UBS agrees to buy Credit Suisse as regulators seek to shore up the global banking system

A sign on the roof of the headquarters of Credit Suisse Group AG in Zurich, Switzerland, Thursday, March 16, 2023. Credit Suisse has taken on the Swiss National Bank for as much as 50 billion francs ($54 billion) and offered to buy back debt, seeking to stem the crisis of confidence that rocked the global financial system. Photographer: Francesca Volpi/Bloomberg via Getty Images

Francesca Volpi | Bloomberg | Getty Images

UBS has agreed to buy its troubled rival Credit Suisse, with Swiss regulators playing a key role in the deal as governments seek to stem the contagion threatening the global banking system.

“With the takeover of Credit Suisse by UBS, a solution was found to ensure financial stability and protect the Swiss economy in this exceptional situation,” said a statement from the Swiss National Bank, which pledged a loan of up to 100 billion ($108). billion) Swiss francs to support the combination.

The takeover of the country’s two largest banks was facilitated by the Swiss government, the Swiss financial market watchdog FINMA and the Swiss National Bank, the statement said. The original statement did not show an amount.

The UBS deal was rushed before markets reopened for trading on Monday after Credit Suisse shares posted their worst weekly decline since the start of the coronavirus pandemic. The losses came despite a new loan of up to 50 billion Swiss francs ($54 billion) from the Swiss central bank to stem the slide and bolster the confidence of the bank’s counterparties in financial markets.

Credit Suisse was already struggling with a string of losses and scandals, and sentiment has been rocked again in the past two weeks as US banks have been reeling from the collapse of Silicon Valley Bank and Signature Bank. U.S. regulators’ protection of uninsured deposits in failed banks and the creation of a new funding mechanism for troubled other financial institutions failed to stem the shock, and it threatens to engulf more banks both in the U.S. and abroad.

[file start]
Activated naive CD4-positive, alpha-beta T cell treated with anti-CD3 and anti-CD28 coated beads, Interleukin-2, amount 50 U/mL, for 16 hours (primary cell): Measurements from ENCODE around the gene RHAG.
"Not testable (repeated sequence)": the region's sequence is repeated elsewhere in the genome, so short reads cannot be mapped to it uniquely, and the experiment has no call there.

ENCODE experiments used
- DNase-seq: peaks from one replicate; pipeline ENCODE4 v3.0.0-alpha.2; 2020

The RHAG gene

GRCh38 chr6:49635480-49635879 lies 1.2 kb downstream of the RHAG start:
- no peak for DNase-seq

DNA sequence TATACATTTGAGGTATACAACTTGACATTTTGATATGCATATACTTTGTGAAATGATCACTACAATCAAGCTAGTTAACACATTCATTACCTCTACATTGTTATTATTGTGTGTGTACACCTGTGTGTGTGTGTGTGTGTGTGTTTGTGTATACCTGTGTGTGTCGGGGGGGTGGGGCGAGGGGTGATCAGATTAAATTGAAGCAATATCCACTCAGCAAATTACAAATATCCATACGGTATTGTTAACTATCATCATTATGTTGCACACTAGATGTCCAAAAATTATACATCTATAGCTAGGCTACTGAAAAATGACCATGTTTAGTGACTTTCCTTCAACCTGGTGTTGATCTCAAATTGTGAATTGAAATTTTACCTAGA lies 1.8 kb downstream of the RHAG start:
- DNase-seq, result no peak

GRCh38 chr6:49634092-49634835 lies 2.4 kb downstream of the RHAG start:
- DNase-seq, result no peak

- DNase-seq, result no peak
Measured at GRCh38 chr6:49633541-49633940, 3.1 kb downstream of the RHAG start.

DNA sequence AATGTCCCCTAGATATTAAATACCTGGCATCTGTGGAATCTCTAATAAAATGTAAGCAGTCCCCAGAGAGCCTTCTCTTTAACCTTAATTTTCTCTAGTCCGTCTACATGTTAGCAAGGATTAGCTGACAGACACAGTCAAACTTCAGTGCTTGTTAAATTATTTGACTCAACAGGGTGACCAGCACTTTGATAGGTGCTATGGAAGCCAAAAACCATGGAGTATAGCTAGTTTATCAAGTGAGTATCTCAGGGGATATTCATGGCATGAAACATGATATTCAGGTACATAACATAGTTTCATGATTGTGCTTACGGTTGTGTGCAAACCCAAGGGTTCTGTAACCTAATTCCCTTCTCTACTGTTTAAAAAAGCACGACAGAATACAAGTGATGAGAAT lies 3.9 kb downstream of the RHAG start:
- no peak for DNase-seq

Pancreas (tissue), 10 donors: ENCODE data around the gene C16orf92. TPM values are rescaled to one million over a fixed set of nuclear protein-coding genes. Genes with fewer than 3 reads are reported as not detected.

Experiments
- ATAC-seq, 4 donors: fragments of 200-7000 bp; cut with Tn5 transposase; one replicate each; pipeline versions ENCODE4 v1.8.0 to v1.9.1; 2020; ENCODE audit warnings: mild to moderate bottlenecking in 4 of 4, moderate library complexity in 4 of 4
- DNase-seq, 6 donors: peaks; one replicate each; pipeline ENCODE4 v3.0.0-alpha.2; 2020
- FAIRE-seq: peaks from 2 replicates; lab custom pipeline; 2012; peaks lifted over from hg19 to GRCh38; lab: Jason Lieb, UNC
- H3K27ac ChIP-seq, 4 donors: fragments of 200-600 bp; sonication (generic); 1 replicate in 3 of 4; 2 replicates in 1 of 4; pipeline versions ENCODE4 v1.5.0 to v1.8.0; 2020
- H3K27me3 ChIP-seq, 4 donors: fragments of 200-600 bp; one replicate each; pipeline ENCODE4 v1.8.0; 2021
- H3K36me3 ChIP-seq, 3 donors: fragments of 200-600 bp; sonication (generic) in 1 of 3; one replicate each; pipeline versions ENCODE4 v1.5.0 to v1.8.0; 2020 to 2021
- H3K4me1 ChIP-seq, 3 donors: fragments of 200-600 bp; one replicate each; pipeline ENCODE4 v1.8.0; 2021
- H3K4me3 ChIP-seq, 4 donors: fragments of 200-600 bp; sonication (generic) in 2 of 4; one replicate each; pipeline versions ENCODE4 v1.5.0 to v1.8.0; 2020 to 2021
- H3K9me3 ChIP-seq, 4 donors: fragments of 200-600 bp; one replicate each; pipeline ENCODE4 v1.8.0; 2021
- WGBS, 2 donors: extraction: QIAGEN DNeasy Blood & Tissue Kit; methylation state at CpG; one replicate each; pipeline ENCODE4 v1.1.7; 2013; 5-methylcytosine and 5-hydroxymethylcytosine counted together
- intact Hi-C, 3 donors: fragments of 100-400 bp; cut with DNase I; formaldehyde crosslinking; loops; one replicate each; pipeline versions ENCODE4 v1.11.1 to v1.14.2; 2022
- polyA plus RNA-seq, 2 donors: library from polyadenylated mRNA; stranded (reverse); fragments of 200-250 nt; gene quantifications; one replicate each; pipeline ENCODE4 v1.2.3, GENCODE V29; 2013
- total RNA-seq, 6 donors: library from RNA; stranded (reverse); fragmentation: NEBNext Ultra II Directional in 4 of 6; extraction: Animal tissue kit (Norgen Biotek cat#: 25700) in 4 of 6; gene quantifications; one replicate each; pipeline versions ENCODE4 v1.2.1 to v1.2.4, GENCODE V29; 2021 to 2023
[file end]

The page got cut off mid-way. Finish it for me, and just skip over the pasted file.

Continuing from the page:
Despite regulatory involvement in the pairing, the deal gives UBS the autonomy to manage the acquired assets as it sees fit, which could mean significant job cuts, sources told CNBC’s David Faber.

Credit Suisse’s scale and potential impact on the global economy is far greater than regional US banks, which have pressed Swiss regulators to find a way to merge the country’s two largest financial institutions. Credit Suisse’s balance sheet is about twice the size of Lehman Brothers when it collapsed, at about 530 billion Swiss francs by the end of 2022. It is also much more globally interconnected with numerous international subsidiaries — making the proper management of Credit Suisse’s situation even more important.

Bringing the two rivals together was not without struggles, but the push to prevent a systemic crisis ultimately won out. UBS initially offered to buy Credit Suisse for about $1 billion on Sunday, according to multiple media reports. Credit Suisse reportedly opposed the offer, arguing it was too low and would hurt shareholders and employees, people familiar with the matter told Bloomberg.

As of Sunday afternoon, UBS was in talks to buy the bank for “significantly” more than 1 billion Swiss francs, sources Faber told CNBC. He said the deal price increased throughout the day of negotiations.

Credit Suisse lost about 38% of its deposits in the fourth quarter of 2022 and revealed in its delayed annual report early last week that the outflows had yet to reverse. It reported a full-year net loss of 7.3 billion Swiss francs for 2022 and expects a further “significant” loss in 2023.

The bank previously announced a major strategic overhaul in an attempt to address these chronic problems, with current CEO and Credit Suisse veteran Ulrich Koerner taking over in July.

— CNBC’s Katrina Bishop contributed to this report.

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